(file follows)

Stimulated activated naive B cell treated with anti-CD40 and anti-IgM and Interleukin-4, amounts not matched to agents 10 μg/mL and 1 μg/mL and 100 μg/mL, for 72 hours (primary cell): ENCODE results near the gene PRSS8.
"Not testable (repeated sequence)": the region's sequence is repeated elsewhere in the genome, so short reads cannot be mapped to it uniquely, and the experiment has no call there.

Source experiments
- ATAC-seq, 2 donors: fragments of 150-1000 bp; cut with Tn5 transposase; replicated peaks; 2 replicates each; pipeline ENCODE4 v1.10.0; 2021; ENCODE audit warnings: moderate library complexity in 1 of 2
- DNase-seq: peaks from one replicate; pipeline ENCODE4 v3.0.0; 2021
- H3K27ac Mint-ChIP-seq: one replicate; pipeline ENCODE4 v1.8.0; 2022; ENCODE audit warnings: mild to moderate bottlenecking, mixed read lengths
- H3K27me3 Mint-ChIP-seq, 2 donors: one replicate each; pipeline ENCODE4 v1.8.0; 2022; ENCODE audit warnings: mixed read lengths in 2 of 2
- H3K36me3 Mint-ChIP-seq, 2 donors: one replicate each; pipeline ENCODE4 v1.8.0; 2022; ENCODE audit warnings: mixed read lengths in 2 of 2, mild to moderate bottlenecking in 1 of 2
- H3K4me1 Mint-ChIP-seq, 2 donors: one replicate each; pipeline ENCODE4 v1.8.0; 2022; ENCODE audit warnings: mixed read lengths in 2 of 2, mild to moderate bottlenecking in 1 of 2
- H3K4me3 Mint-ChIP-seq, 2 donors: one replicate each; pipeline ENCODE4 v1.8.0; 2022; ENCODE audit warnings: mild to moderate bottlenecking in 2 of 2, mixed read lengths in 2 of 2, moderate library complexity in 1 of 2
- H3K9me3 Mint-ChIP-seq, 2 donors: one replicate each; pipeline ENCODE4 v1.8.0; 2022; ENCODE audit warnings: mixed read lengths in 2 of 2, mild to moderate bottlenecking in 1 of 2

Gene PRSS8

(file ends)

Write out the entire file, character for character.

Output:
Stimulated activated naive B cell treated with anti-CD40 and anti-IgM and Interleukin-4, amounts not matched to agents 10 μg/mL and 1 μg/mL and 100 μg/mL, for 72 hours (primary cell): ENCODE results near the gene PRSS8.
"Not testable (repeated sequence)": the region's sequence is repeated elsewhere in the genome, so short reads cannot be mapped to it uniquely, and the experiment has no call there.

Source experiments
- ATAC-seq, 2 donors: fragments of 150-1000 bp; cut with Tn5 transposase; replicated peaks; 2 replicates each; pipeline ENCODE4 v1.10.0; 2021; ENCODE audit warnings: moderate library complexity in 1 of 2
- DNase-seq: peaks from one replicate; pipeline ENCODE4 v3.0.0; 2021
- H3K27ac Mint-ChIP-seq: one replicate; pipeline ENCODE4 v1.8.0; 2022; ENCODE audit warnings: mild to moderate bottlenecking, mixed read lengths
- H3K27me3 Mint-ChIP-seq, 2 donors: one replicate each; pipeline ENCODE4 v1.8.0; 2022; ENCODE audit warnings: mixed read lengths in 2 of 2
- H3K36me3 Mint-ChIP-seq, 2 donors: one replicate each; pipeline ENCODE4 v1.8.0; 2022; ENCODE audit warnings: mixed read lengths in 2 of 2, mild to moderate bottlenecking in 1 of 2
- H3K4me1 Mint-ChIP-seq, 2 donors: one replicate each; pipeline ENCODE4 v1.8.0; 2022; ENCODE audit warnings: mixed read lengths in 2 of 2, mild to moderate bottlenecking in 1 of 2
- H3K4me3 Mint-ChIP-seq, 2 donors: one replicate each; pipeline ENCODE4 v1.8.0; 2022; ENCODE audit warnings: mild to moderate bottlenecking in 2 of 2, mixed read lengths in 2 of 2, moderate library complexity in 1 of 2
- H3K9me3 Mint-ChIP-seq, 2 donors: one replicate each; pipeline ENCODE4 v1.8.0; 2022; ENCODE audit warnings: mixed read lengths in 2 of 2, mild to moderate bottlenecking in 1 of 2

Gene PRSS8